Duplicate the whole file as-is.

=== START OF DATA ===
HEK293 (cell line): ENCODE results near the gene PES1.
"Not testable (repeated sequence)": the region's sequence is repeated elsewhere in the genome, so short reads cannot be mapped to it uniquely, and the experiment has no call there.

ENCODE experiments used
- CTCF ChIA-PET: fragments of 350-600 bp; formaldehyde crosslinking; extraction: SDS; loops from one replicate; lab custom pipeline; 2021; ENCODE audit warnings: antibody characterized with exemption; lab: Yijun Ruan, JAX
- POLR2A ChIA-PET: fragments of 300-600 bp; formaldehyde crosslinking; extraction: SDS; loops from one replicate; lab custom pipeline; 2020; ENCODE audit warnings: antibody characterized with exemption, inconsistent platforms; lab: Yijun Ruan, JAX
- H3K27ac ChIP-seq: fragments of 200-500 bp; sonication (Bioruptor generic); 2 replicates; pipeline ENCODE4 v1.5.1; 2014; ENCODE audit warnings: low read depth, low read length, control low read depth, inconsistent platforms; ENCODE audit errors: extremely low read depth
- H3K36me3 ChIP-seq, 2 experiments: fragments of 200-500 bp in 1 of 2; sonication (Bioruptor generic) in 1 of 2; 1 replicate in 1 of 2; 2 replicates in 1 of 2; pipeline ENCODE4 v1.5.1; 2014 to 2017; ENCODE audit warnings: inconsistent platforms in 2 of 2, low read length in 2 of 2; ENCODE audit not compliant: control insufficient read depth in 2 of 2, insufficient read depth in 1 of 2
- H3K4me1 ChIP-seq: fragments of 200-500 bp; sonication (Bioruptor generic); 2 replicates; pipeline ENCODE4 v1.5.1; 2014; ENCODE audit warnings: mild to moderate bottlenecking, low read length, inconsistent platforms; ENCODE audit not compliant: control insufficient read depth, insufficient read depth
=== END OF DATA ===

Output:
HEK293 (cell line): ENCODE results near the gene PES1.
"Not testable (repeated sequence)": the region's sequence is repeated elsewhere in the genome, so short reads cannot be mapped to it uniquely, and the experiment has no call there.

ENCODE experiments used
- CTCF ChIA-PET: fragments of 350-600 bp; formaldehyde crosslinking; extraction: SDS; loops from one replicate; lab custom pipeline; 2021; ENCODE audit warnings: antibody characterized with exemption; lab: Yijun Ruan, JAX
- POLR2A ChIA-PET: fragments of 300-600 bp; formaldehyde crosslinking; extraction: SDS; loops from one replicate; lab custom pipeline; 2020; ENCODE audit warnings: antibody characterized with exemption, inconsistent platforms; lab: Yijun Ruan, JAX
- H3K27ac ChIP-seq: fragments of 200-500 bp; sonication (Bioruptor generic); 2 replicates; pipeline ENCODE4 v1.5.1; 2014; ENCODE audit warnings: low read depth, low read length, control low read depth, inconsistent platforms; ENCODE audit errors: extremely low read depth
- H3K36me3 ChIP-seq, 2 experiments: fragments of 200-500 bp in 1 of 2; sonication (Bioruptor generic) in 1 of 2; 1 replicate in 1 of 2; 2 replicates in 1 of 2; pipeline ENCODE4 v1.5.1; 2014 to 2017; ENCODE audit warnings: inconsistent platforms in 2 of 2, low read length in 2 of 2; ENCODE audit not compliant: control insufficient read depth in 2 of 2, insufficient read depth in 1 of 2
- H3K4me1 ChIP-seq: fragments of 200-500 bp; sonication (Bioruptor generic); 2 replicates; pipeline ENCODE4 v1.5.1; 2014; ENCODE audit warnings: mild to moderate bottlenecking, low read length, inconsistent platforms; ENCODE audit not compliant: control insufficient read depth, insufficient read depth